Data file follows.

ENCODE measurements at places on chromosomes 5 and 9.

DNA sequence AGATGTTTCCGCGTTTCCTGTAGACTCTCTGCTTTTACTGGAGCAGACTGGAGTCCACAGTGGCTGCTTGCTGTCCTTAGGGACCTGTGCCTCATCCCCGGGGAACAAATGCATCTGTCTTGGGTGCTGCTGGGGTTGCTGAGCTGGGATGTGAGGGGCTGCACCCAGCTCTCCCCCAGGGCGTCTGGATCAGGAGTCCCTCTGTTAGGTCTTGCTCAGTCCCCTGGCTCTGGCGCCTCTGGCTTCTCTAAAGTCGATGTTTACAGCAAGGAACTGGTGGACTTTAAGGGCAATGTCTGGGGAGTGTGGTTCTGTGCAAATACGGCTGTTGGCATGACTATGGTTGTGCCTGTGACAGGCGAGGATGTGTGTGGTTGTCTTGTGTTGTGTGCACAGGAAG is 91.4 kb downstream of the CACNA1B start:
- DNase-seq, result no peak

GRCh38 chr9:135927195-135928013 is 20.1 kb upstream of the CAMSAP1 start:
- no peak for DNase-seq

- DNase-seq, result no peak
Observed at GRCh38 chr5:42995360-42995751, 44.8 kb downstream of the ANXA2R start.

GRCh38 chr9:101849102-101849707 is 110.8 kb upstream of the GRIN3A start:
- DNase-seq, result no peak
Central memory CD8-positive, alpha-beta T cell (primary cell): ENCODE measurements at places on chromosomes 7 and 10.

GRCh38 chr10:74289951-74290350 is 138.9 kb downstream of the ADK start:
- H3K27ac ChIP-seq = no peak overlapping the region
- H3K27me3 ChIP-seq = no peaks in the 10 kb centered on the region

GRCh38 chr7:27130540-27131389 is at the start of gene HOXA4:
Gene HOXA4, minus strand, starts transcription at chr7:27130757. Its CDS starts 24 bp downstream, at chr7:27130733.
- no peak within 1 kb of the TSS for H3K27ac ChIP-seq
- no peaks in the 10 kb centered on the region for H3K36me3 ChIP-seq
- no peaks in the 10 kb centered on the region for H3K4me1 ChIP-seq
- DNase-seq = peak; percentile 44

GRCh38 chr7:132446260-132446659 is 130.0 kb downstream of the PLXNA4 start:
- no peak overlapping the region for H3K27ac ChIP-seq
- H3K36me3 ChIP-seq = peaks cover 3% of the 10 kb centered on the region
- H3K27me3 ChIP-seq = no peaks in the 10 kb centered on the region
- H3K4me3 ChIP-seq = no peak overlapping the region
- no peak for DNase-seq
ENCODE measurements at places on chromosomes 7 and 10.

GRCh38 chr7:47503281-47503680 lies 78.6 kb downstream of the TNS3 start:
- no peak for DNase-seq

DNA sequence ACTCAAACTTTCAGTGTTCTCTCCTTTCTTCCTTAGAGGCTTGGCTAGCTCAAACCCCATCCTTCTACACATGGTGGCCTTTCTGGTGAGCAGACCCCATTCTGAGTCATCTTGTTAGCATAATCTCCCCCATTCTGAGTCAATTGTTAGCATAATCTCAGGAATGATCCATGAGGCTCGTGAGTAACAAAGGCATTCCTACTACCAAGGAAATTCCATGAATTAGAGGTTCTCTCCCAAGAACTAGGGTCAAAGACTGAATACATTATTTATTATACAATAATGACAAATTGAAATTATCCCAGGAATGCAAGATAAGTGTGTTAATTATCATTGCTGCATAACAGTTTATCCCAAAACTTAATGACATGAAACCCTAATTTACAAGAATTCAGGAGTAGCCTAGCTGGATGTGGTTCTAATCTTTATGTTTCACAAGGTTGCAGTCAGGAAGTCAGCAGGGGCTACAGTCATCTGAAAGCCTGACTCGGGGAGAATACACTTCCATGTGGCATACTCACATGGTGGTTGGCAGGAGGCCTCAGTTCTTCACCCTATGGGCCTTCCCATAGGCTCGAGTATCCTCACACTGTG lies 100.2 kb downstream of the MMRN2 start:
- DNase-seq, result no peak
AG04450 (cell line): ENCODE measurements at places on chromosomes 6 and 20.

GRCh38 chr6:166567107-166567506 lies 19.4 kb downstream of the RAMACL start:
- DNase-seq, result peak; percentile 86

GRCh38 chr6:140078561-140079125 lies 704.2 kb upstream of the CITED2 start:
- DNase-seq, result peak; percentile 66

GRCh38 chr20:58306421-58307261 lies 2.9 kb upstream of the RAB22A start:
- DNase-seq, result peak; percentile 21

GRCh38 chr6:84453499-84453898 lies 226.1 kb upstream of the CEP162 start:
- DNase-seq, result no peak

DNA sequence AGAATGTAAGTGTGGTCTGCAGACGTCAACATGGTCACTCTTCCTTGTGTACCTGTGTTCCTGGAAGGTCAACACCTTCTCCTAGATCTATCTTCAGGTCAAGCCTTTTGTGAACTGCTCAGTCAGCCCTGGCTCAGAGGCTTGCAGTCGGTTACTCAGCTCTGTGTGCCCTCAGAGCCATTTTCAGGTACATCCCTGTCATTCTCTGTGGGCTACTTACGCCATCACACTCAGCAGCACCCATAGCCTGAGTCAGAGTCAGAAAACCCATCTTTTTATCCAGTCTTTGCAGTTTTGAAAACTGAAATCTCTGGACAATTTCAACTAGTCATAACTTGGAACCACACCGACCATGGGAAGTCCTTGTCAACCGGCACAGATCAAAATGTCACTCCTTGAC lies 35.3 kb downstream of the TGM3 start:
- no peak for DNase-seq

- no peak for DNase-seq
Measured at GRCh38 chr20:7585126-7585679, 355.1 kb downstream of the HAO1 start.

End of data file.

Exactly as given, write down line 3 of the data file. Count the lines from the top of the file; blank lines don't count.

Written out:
- DNase-seq, result no peak